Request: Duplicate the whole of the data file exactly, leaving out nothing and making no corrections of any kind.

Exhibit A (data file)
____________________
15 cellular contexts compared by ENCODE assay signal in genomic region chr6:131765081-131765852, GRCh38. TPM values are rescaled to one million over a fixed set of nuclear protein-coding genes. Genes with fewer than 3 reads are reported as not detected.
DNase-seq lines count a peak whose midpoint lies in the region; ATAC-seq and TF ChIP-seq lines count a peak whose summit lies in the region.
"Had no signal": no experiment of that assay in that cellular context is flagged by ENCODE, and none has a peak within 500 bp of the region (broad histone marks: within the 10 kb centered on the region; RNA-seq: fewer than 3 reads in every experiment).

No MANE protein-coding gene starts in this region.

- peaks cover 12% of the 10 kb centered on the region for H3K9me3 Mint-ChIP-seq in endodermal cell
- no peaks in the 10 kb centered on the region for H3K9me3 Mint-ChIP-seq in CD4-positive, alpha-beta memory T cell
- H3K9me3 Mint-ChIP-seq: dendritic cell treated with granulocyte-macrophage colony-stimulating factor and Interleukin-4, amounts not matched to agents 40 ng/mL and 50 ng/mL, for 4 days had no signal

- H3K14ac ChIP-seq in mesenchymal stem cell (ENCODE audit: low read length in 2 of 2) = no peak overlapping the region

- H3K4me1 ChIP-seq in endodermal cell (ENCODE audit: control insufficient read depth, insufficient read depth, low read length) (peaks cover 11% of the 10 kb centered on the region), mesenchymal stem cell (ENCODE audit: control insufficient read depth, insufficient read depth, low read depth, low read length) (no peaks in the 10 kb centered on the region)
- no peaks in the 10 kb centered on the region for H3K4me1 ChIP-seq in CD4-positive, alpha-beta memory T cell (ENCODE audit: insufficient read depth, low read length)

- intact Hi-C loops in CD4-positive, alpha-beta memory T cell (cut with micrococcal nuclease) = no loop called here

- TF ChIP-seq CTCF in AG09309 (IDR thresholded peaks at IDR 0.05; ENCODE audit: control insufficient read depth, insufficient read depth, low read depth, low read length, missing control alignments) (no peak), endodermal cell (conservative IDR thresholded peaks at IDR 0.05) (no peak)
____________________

15 cellular contexts compared by ENCODE assay signal in genomic region chr6:131765081-131765852, GRCh38. TPM values are rescaled to one million over a fixed set of nuclear protein-coding genes. Genes with fewer than 3 reads are reported as not detected.
DNase-seq lines count a peak whose midpoint lies in the region; ATAC-seq and TF ChIP-seq lines count a peak whose summit lies in the region.
"Had no signal": no experiment of that assay in that cellular context is flagged by ENCODE, and none has a peak within 500 bp of the region (broad histone marks: within the 10 kb centered on the region; RNA-seq: fewer than 3 reads in every experiment).

No MANE protein-coding gene starts in this region.

- peaks cover 12% of the 10 kb centered on the region for H3K9me3 Mint-ChIP-seq in endodermal cell
- no peaks in the 10 kb centered on the region for H3K9me3 Mint-ChIP-seq in CD4-positive, alpha-beta memory T cell
- H3K9me3 Mint-ChIP-seq: dendritic cell treated with granulocyte-macrophage colony-stimulating factor and Interleukin-4, amounts not matched to agents 40 ng/mL and 50 ng/mL, for 4 days had no signal

- H3K14ac ChIP-seq in mesenchymal stem cell (ENCODE audit: low read length in 2 of 2) = no peak overlapping the region

- H3K4me1 ChIP-seq in endodermal cell (ENCODE audit: control insufficient read depth, insufficient read depth, low read length) (peaks cover 11% of the 10 kb centered on the region), mesenchymal stem cell (ENCODE audit: control insufficient read depth, insufficient read depth, low read depth, low read length) (no peaks in the 10 kb centered on the region)
- no peaks in the 10 kb centered on the region for H3K4me1 ChIP-seq in CD4-positive, alpha-beta memory T cell (ENCODE audit: insufficient read depth, low read length)

- intact Hi-C loops in CD4-positive, alpha-beta memory T cell (cut with micrococcal nuclease) = no loop called here

- TF ChIP-seq CTCF in AG09309 (IDR thresholded peaks at IDR 0.05; ENCODE audit: control insufficient read depth, insufficient read depth, low read depth, low read length, missing control alignments) (no peak), endodermal cell (conservative IDR thresholded peaks at IDR 0.05) (no peak)